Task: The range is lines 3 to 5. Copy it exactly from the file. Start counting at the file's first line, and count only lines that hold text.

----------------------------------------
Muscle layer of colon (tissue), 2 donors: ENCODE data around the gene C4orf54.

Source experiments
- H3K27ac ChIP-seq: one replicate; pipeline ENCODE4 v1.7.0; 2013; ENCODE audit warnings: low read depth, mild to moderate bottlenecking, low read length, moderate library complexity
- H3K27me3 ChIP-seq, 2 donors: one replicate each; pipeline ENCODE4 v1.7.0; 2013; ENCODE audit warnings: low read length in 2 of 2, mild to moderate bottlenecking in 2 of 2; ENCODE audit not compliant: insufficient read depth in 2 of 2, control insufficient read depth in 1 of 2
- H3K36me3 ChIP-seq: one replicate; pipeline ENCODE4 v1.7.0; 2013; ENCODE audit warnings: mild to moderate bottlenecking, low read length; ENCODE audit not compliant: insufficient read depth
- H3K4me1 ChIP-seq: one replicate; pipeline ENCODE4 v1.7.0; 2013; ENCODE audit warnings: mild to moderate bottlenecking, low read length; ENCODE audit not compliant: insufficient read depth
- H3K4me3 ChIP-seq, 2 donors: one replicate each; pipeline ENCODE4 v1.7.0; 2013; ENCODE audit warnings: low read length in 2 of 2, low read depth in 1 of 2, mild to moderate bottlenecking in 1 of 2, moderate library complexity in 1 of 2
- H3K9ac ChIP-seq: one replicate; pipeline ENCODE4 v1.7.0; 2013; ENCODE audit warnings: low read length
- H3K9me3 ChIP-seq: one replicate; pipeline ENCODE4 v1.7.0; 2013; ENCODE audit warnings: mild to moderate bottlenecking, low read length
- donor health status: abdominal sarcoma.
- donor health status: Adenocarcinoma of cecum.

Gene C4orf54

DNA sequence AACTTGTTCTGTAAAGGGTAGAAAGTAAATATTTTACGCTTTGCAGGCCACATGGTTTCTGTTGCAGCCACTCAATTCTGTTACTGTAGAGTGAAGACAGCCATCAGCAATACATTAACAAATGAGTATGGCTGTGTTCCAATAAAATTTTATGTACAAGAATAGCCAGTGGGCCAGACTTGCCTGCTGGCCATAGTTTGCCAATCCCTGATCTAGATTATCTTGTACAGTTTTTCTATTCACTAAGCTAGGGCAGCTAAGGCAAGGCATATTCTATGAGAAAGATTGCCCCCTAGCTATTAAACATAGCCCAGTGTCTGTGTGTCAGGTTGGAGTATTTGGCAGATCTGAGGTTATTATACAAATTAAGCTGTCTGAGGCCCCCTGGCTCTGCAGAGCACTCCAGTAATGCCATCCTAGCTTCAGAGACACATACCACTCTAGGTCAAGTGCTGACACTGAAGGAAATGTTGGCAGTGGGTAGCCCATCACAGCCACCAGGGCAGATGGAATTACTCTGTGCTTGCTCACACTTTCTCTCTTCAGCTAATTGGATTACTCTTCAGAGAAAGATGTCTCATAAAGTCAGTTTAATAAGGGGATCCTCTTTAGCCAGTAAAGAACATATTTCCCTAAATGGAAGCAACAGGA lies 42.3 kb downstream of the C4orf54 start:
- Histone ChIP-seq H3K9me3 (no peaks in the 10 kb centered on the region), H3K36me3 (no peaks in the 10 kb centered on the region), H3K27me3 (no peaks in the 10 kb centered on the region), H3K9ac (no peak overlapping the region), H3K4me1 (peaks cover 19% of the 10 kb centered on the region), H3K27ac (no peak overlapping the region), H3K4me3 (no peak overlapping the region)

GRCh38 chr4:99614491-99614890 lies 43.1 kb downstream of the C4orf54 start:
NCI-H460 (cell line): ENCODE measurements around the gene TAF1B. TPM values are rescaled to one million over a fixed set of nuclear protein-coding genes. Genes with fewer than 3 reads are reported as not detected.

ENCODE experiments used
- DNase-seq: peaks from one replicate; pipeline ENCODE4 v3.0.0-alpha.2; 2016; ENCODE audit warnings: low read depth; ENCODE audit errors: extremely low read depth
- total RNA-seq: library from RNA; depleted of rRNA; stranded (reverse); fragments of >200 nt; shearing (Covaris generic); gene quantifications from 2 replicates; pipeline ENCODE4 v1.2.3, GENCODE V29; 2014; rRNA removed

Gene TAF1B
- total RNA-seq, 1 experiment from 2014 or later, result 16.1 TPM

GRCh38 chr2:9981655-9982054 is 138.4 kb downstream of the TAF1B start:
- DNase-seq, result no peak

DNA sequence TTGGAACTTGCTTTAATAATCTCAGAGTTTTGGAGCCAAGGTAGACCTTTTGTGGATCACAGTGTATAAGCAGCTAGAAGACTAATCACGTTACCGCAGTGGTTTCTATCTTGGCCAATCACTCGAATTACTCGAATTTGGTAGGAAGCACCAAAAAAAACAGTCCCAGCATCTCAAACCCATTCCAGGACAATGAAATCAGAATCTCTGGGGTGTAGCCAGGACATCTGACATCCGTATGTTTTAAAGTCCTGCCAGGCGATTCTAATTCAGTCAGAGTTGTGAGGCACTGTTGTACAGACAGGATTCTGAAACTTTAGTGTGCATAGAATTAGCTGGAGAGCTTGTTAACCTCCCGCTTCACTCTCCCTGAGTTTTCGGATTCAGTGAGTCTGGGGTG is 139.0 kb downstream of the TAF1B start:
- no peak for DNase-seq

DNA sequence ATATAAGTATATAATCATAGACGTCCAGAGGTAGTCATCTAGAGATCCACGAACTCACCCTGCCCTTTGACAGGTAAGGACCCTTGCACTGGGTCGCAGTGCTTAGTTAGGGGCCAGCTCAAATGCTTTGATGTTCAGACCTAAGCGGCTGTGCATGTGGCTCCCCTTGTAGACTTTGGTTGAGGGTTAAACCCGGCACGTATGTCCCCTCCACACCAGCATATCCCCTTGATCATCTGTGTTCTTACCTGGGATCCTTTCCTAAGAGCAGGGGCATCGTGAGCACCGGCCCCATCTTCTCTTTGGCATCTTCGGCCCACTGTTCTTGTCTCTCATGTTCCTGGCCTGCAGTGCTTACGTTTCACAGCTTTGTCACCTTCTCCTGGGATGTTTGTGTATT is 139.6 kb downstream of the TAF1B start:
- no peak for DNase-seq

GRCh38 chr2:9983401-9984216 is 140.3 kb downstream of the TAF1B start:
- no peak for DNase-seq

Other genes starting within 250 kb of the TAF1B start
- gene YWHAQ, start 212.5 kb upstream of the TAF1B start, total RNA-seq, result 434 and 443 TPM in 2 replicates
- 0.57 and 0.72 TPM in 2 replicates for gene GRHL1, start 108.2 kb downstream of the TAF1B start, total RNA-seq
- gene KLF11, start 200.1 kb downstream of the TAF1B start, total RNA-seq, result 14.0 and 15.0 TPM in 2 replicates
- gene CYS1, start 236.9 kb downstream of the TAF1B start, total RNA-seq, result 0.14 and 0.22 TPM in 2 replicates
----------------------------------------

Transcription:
- H3K27ac ChIP-seq: one replicate; pipeline ENCODE4 v1.7.0; 2013; ENCODE audit warnings: low read depth, mild to moderate bottlenecking, low read length, moderate library complexity
- H3K27me3 ChIP-seq, 2 donors: one replicate each; pipeline ENCODE4 v1.7.0; 2013; ENCODE audit warnings: low read length in 2 of 2, mild to moderate bottlenecking in 2 of 2; ENCODE audit not compliant: insufficient read depth in 2 of 2, control insufficient read depth in 1 of 2
- H3K36me3 ChIP-seq: one replicate; pipeline ENCODE4 v1.7.0; 2013; ENCODE audit warnings: mild to moderate bottlenecking, low read length; ENCODE audit not compliant: insufficient read depth